- Associated Press - Tuesday, July 5, 2016

ALBUQUERQUE, N.M. (AP) - The Latest on U.S. Sen. Martin Heinrich’s plan to introduce legislation aimed at cracking down on the trafficking of Native American cultural and religious items (all times local):

12:15 p.m.

Tribal leaders and a U.S. senator from New Mexico are pushing to broaden the scope of a federal law designed to protect Native American religious and cultural items from looting and illegal trafficking.

U.S. Sen. Martin Heinrich, a Democrat from New Mexico, announced plans Tuesday in Albuquerque to introduce the legislation.

The proposed bill would prohibit cultural items protected by U.S. laws from being exported to international markets, and double the prison time for violating a 1990 statute that criminalized the trafficking of human remains, burial objects or items of cultural or historical importance for tribes.

The proposal comes as Acoma Pueblo awaits final word on whether a ceremonial shield leaders say was stolen and taken to Paris will be returned to their reservation.

4 a.m.

U.S Sen. Martin Heinrich plans to introduce legislation that would prohibit items considered sacred by Native Americans and protected by U.S. laws from being exported to international markets.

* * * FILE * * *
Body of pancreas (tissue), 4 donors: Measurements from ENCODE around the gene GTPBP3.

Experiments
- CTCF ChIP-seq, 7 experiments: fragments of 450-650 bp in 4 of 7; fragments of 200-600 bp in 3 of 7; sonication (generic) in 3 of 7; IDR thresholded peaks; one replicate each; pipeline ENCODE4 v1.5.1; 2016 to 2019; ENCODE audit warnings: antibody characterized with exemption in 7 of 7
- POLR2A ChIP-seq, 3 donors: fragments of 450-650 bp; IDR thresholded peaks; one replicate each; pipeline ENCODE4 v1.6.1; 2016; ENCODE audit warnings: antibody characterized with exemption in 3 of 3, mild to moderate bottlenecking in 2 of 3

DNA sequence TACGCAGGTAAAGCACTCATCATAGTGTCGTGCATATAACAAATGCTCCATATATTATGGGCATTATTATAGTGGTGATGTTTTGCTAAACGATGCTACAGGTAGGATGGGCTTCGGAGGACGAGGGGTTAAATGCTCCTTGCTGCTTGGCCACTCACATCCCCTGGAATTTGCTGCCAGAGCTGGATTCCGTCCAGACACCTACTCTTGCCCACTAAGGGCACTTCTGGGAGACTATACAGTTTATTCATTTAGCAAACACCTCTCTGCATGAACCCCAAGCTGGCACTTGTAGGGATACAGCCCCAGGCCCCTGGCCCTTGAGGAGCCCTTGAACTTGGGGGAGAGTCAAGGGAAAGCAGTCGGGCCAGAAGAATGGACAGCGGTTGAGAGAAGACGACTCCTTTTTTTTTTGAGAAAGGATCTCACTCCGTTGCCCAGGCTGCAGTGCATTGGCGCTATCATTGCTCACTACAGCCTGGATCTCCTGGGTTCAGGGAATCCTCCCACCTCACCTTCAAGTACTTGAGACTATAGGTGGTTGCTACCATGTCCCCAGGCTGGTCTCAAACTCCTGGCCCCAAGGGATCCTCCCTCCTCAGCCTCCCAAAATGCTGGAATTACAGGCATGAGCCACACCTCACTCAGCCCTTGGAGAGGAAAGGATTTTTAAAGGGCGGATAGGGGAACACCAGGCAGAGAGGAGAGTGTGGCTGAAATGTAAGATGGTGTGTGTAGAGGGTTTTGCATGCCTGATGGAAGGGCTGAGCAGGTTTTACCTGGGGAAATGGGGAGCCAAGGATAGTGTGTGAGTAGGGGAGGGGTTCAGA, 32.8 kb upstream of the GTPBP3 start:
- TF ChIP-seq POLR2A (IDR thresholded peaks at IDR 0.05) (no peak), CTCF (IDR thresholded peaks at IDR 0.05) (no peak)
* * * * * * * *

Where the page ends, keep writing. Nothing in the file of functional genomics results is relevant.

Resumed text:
The legislation also proposes stiffer penalties for stealing and trafficking tribal religious and cultural objects, while setting an amnesty period for people to voluntarily return cultural items collected in violation of existing laws.

Heinrich, a Democrat from New Mexico, and tribal leaders plan to discuss the legislation Tuesday in Albuquerque.

His proposal comes as Acoma Pueblo awaits final word on whether a ceremonial shield leaders say was stolen and taken to Paris will be returned to their reservation.

The sale of the shield was suspended after top U.S. officials and pueblo leaders lobbied French authorities to review claims it had been illegally removed from a home atop a mesa.

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This story corrects a previous version to say Heinrich to discuss the legislation Tuesday in Albuquerque.

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